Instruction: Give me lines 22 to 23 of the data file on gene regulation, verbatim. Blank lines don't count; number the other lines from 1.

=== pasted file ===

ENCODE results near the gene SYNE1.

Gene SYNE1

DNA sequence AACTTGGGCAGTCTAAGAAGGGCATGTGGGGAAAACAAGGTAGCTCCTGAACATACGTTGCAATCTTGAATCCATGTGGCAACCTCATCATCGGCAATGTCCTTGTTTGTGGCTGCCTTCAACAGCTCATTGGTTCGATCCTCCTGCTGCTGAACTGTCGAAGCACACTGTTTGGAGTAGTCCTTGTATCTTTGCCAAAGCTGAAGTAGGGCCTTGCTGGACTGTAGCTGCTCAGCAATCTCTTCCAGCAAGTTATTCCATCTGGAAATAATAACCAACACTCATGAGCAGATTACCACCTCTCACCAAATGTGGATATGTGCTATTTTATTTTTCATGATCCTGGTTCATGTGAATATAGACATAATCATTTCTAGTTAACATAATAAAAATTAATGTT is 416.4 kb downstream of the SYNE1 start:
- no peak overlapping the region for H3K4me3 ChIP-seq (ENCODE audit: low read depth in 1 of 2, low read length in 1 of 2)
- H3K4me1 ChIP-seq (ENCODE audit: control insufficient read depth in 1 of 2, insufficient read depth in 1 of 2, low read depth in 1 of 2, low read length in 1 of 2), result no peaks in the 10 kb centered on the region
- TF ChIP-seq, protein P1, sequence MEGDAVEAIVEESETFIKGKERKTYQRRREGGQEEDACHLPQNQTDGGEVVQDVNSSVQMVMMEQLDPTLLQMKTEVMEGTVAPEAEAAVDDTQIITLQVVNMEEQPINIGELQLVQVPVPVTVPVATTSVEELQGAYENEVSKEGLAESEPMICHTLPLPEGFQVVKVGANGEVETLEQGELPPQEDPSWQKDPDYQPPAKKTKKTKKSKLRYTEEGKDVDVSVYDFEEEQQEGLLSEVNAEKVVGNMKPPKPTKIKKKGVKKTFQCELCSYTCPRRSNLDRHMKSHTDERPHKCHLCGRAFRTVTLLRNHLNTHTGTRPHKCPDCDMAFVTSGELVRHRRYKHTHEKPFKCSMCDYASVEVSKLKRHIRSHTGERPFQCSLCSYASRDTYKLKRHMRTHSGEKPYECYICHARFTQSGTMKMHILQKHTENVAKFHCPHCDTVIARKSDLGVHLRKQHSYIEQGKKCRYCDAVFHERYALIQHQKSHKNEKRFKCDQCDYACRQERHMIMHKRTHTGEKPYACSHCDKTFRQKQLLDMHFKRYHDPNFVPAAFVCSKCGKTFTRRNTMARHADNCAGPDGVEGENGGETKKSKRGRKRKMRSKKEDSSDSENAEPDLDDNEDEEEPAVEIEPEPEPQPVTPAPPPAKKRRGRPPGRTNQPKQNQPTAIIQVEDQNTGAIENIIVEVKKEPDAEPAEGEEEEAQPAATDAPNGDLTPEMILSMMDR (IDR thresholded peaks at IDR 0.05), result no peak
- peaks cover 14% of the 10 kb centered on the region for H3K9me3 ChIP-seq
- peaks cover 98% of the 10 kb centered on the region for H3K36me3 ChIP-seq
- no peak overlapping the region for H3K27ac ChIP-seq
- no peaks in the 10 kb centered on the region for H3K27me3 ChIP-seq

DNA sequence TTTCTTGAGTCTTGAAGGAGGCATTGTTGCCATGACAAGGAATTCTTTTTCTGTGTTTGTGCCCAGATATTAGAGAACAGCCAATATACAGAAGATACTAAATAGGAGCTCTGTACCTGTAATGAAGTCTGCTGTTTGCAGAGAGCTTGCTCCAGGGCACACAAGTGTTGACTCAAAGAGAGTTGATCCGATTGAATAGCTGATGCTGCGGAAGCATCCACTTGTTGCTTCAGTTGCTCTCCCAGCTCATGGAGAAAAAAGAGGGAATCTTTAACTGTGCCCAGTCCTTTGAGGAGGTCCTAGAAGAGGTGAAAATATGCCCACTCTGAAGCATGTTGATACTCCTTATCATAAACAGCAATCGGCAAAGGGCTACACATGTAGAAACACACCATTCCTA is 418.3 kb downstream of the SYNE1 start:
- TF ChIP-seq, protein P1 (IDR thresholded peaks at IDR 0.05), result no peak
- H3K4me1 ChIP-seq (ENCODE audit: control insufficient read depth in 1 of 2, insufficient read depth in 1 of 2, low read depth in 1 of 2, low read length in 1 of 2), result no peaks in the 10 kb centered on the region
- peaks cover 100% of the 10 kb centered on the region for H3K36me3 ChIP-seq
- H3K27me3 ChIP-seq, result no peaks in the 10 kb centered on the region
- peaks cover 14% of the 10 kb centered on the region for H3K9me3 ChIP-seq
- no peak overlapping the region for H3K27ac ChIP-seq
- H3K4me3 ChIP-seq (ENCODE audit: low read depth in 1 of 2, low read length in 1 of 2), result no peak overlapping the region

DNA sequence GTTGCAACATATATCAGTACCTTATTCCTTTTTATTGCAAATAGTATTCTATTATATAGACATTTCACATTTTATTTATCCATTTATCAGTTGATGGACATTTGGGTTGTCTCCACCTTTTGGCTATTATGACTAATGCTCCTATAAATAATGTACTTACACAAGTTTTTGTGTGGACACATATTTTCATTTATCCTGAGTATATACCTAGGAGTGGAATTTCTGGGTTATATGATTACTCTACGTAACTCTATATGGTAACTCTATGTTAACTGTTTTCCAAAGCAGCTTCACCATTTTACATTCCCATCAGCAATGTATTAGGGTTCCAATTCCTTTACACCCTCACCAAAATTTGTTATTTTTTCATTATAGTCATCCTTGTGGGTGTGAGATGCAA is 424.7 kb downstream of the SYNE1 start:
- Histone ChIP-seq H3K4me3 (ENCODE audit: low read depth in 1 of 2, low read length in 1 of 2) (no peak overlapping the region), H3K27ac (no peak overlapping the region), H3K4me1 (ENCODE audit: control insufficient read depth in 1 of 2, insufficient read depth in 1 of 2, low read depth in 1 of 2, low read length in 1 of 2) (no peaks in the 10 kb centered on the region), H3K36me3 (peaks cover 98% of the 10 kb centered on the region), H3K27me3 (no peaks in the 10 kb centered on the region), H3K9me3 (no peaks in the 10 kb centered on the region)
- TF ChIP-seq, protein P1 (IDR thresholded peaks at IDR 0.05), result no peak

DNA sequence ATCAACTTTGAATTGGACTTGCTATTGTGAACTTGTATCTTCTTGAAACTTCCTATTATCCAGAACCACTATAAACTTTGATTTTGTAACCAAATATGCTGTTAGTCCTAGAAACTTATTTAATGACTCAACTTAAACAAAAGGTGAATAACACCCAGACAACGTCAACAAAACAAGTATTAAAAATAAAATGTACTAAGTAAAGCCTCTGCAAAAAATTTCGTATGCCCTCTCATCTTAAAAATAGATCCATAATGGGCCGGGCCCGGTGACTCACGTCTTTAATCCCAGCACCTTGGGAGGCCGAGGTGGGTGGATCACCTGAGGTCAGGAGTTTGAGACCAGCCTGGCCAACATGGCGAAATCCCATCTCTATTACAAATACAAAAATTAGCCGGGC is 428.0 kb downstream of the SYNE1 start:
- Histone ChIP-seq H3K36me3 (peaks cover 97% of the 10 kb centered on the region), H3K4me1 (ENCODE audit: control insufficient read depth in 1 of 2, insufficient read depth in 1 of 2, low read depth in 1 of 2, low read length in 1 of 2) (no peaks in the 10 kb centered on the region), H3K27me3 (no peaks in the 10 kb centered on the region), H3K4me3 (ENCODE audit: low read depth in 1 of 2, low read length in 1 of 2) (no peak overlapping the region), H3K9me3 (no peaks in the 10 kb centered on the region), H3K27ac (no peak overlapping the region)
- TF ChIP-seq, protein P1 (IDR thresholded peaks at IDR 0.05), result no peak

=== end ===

DNA sequence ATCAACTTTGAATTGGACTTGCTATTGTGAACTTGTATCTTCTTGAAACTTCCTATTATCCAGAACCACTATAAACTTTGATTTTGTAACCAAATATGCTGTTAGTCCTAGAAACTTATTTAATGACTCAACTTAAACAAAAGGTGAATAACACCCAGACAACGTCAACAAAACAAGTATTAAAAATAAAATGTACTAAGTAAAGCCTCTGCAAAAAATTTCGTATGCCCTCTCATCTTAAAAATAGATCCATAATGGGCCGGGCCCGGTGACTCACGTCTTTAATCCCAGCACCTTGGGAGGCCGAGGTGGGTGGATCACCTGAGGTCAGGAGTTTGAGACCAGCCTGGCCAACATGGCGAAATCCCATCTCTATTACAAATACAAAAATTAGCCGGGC is 428.0 kb downstream of the SYNE1 start:
- Histone ChIP-seq H3K36me3 (peaks cover 97% of the 10 kb centered on the region), H3K4me1 (ENCODE audit: control insufficient read depth in 1 of 2, insufficient read depth in 1 of 2, low read depth in 1 of 2, low read length in 1 of 2) (no peaks in the 10 kb centered on the region), H3K27me3 (no peaks in the 10 kb centered on the region), H3K4me3 (ENCODE audit: low read depth in 1 of 2, low read length in 1 of 2) (no peak overlapping the region), H3K9me3 (no peaks in the 10 kb centered on the region), H3K27ac (no peak overlapping the region)